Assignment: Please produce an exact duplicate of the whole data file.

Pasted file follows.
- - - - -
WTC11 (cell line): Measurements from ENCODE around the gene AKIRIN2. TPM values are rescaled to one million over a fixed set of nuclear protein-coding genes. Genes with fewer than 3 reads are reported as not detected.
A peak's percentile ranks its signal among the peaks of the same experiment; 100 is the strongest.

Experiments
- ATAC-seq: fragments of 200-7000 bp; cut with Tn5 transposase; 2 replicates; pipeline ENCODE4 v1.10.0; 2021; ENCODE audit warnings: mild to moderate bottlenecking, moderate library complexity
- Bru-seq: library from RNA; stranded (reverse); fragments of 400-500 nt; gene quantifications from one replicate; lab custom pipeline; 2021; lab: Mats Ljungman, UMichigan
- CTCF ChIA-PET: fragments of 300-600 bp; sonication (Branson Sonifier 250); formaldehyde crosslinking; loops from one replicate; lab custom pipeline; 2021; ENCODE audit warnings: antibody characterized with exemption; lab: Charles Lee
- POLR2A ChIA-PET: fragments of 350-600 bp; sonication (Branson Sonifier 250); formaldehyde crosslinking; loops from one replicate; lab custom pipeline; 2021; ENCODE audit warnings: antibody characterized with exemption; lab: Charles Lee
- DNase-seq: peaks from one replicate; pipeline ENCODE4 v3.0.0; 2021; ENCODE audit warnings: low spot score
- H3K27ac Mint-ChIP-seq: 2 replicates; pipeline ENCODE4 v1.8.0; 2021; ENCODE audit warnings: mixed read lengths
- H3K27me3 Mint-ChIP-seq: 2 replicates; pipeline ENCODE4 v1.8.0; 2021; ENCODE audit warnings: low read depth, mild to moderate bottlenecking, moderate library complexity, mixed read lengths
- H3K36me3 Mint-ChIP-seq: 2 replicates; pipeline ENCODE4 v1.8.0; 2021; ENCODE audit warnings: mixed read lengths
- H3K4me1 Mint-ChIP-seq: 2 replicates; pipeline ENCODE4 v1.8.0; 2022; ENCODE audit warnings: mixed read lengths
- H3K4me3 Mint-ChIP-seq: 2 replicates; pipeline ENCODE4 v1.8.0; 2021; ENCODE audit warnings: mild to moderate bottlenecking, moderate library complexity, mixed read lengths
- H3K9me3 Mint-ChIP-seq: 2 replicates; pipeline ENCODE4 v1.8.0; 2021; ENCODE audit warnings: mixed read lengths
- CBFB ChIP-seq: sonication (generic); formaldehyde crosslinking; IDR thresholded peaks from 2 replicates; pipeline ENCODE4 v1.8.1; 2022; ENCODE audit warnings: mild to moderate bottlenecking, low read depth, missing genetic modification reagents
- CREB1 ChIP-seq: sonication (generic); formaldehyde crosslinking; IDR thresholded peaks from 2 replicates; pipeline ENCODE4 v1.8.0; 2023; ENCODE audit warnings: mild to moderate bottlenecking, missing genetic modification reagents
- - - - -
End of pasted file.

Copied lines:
WTC11 (cell line): Measurements from ENCODE around the gene AKIRIN2. TPM values are rescaled to one million over a fixed set of nuclear protein-coding genes. Genes with fewer than 3 reads are reported as not detected.
A peak's percentile ranks its signal among the peaks of the same experiment; 100 is the strongest.

Experiments
- ATAC-seq: fragments of 200-7000 bp; cut with Tn5 transposase; 2 replicates; pipeline ENCODE4 v1.10.0; 2021; ENCODE audit warnings: mild to moderate bottlenecking, moderate library complexity
- Bru-seq: library from RNA; stranded (reverse); fragments of 400-500 nt; gene quantifications from one replicate; lab custom pipeline; 2021; lab: Mats Ljungman, UMichigan
- CTCF ChIA-PET: fragments of 300-600 bp; sonication (Branson Sonifier 250); formaldehyde crosslinking; loops from one replicate; lab custom pipeline; 2021; ENCODE audit warnings: antibody characterized with exemption; lab: Charles Lee
- POLR2A ChIA-PET: fragments of 350-600 bp; sonication (Branson Sonifier 250); formaldehyde crosslinking; loops from one replicate; lab custom pipeline; 2021; ENCODE audit warnings: antibody characterized with exemption; lab: Charles Lee
- DNase-seq: peaks from one replicate; pipeline ENCODE4 v3.0.0; 2021; ENCODE audit warnings: low spot score
- H3K27ac Mint-ChIP-seq: 2 replicates; pipeline ENCODE4 v1.8.0; 2021; ENCODE audit warnings: mixed read lengths
- H3K27me3 Mint-ChIP-seq: 2 replicates; pipeline ENCODE4 v1.8.0; 2021; ENCODE audit warnings: low read depth, mild to moderate bottlenecking, moderate library complexity, mixed read lengths
- H3K36me3 Mint-ChIP-seq: 2 replicates; pipeline ENCODE4 v1.8.0; 2021; ENCODE audit warnings: mixed read lengths
- H3K4me1 Mint-ChIP-seq: 2 replicates; pipeline ENCODE4 v1.8.0; 2022; ENCODE audit warnings: mixed read lengths
- H3K4me3 Mint-ChIP-seq: 2 replicates; pipeline ENCODE4 v1.8.0; 2021; ENCODE audit warnings: mild to moderate bottlenecking, moderate library complexity, mixed read lengths
- H3K9me3 Mint-ChIP-seq: 2 replicates; pipeline ENCODE4 v1.8.0; 2021; ENCODE audit warnings: mixed read lengths
- CBFB ChIP-seq: sonication (generic); formaldehyde crosslinking; IDR thresholded peaks from 2 replicates; pipeline ENCODE4 v1.8.1; 2022; ENCODE audit warnings: mild to moderate bottlenecking, low read depth, missing genetic modification reagents
- CREB1 ChIP-seq: sonication (generic); formaldehyde crosslinking; IDR thresholded peaks from 2 replicates; pipeline ENCODE4 v1.8.0; 2023; ENCODE audit warnings: mild to moderate bottlenecking, missing genetic modification reagents